George Osborne stepped up to the plate last month:
282. This brings me onto the Treasury’s role in devising tax policy.
Every time you walk past a beautiful Georgian house and see a wall where a window used to be, you’re witnessing a visible sign of the Treasury’s well thought through tax policies in action.
When the Window tax was introduced in 1696, it was designed to make sure the wealthy paid more in tax. These fine motives were soon undermined by as a new form of avoidance emerged. Simply brick up the window.
Luckily we don’t have to deal with these sorts of issues today. The window tax was hugely unpopular because it was seen as a tax on light and air – and nothing can be more essential than that.
A tax on the rental value of locations is the opposite of a Window Tax. The number of windows can be varied at will by the owner (subject to planning constraints), but the amount of surface area of the earth at any location is fixed (barring some bizarre tectonic event).
The Homeys argue that if we had LVT, then people would tear down their own buildings to avoid it. Apart from the fact they wouldn't (or else why are there any commercial buildings, liable to Business Rates and the closest thing we have to LVT, left standing?), this is about as stupid as arguing that if people have taken out mortgages to buy land and buildings then they will promptly tear down the buildings to try and get their mortgage payments down.
The LVT payments would relate entirely to the value of the location/planning permission and not to the actual buildings thereon in whatever state of repair, in the same way as mortgage repayments relate to the amount of loan taken out at the time of purchase and not anything which happens subsequently.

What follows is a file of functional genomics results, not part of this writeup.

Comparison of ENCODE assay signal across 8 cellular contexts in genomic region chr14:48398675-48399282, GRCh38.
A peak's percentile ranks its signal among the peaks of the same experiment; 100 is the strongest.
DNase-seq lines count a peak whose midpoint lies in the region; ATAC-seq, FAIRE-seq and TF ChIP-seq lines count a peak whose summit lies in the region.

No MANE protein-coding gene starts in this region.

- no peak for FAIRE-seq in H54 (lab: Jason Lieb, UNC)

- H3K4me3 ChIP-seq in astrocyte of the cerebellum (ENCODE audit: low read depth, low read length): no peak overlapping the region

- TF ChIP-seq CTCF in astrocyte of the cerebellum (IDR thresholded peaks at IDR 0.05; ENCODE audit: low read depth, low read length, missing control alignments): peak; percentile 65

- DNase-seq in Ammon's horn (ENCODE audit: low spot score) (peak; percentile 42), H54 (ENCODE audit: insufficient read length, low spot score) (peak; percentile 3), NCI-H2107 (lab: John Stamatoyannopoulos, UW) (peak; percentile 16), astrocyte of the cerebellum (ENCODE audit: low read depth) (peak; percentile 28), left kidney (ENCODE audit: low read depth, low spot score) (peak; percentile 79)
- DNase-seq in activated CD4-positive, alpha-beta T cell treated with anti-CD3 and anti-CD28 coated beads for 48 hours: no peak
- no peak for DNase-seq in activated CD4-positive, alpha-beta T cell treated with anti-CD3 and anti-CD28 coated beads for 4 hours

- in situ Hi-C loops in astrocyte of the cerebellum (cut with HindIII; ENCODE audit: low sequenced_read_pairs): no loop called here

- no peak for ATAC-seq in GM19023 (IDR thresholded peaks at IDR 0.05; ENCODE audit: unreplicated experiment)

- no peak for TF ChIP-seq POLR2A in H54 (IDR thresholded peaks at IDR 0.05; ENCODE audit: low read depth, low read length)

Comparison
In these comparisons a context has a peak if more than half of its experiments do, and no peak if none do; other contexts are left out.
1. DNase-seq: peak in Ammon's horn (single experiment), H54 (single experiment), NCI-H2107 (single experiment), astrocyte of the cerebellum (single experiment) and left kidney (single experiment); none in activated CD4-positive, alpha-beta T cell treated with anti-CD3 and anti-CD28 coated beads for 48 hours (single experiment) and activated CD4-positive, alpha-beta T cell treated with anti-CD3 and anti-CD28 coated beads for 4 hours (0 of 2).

283. Lloyd George’s famous People’s Budget of 1909 introduced social insurance for the first time, funded by taxes on cars, on petrol, and a new tax on land and property. Though those tempted by a modern version of a property tax should note Lloyd George’s land tax was eventually abandoned when it cost more money to collect than it raised.
That's an outright lie.
It was the House of Lords which put paid to the increases in "rates" (whether Business Rates or Domestic Rates. Agricultural Rates were already on the way out at the time). Both Business Rates and Domestic Rates (or their modern poor relation, Council Tax) have always raised far more revenue than they cost to collect, in fact, collection costs (including compliance, non-payment and deadweight costs) are far, far lower than for any other major taxes.
Seeing as Osborne's best mate has refused to even contemplate the least radical suggestion, which was to simply add new Council Tax bands at the upper end, which would mean more revenue for the same collection costs, I think we know which side he's on.
From the FT:
Sir, In “Learn from the Moguls: rent-seeking will destroy your empire” (November 21) John Kay did not need to refer to a foreign ruler such as the Mogul, Shah Jahan, for an example of rent-seeking activities when our own history is littered with monarchs who also indulged in it. William the Conqueror and Henry VIII come to mind.
Turning to his reference to the primary locus of modern rent-seeking and the overblown financial sector’s involvement in the burgeoning trade in existing assets, has not government policy for generations encouraged investment and speculation in land to the detriment of productive enterprise, the former being virtually tax-free while the latter has usually not been able to take place without the burden of a multiplicity of taxes?
This has been marvellous for those families that have owned land through the industrial revolution, selling from time to time at hugely increased prices as planning permission has been given while the increasing millions of wage and salary earners are lent money by us, thus enabling them to pay even higher prices, not for the roofs over their heads but for the land on which their houses are built.